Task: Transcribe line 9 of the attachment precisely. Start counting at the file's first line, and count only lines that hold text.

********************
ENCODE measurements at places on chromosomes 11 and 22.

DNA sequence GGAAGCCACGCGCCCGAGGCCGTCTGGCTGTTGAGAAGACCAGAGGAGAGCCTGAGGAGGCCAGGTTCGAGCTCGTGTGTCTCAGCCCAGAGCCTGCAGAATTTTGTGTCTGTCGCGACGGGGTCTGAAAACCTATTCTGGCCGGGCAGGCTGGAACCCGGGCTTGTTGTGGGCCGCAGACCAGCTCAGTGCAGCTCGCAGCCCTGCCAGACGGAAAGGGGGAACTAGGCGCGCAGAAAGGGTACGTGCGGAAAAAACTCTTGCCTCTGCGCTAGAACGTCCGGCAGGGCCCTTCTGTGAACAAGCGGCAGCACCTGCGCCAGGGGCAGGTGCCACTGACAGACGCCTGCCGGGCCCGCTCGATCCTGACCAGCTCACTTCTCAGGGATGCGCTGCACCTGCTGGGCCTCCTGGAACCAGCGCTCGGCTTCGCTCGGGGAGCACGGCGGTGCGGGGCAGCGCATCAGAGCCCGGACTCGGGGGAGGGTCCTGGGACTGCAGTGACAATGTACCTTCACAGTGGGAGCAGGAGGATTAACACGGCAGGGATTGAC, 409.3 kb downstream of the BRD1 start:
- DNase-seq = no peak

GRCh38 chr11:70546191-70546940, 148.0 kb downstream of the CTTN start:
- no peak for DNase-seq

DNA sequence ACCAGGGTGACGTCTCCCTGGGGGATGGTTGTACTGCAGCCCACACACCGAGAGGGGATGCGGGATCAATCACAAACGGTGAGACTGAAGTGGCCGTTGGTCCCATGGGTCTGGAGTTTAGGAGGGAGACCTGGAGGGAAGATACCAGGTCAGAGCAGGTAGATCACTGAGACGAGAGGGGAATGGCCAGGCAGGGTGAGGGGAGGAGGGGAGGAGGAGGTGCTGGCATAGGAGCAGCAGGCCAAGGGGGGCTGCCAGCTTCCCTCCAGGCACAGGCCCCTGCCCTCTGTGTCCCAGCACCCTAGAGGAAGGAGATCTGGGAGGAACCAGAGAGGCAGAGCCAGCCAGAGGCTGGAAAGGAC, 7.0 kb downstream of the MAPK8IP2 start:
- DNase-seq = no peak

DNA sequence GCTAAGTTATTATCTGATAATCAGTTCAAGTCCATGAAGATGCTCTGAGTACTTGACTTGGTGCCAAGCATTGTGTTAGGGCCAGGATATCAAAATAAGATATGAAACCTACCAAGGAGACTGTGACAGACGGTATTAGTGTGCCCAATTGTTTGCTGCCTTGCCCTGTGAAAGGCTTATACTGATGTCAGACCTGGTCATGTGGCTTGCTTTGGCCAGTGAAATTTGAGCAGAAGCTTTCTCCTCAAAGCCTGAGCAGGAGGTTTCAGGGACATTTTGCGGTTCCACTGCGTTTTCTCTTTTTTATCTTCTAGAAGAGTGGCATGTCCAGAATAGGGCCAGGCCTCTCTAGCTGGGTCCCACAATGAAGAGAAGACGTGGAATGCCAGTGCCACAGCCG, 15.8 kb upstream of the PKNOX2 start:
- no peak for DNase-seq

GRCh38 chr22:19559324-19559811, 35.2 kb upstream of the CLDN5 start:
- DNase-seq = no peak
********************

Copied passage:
- no peak for DNase-seq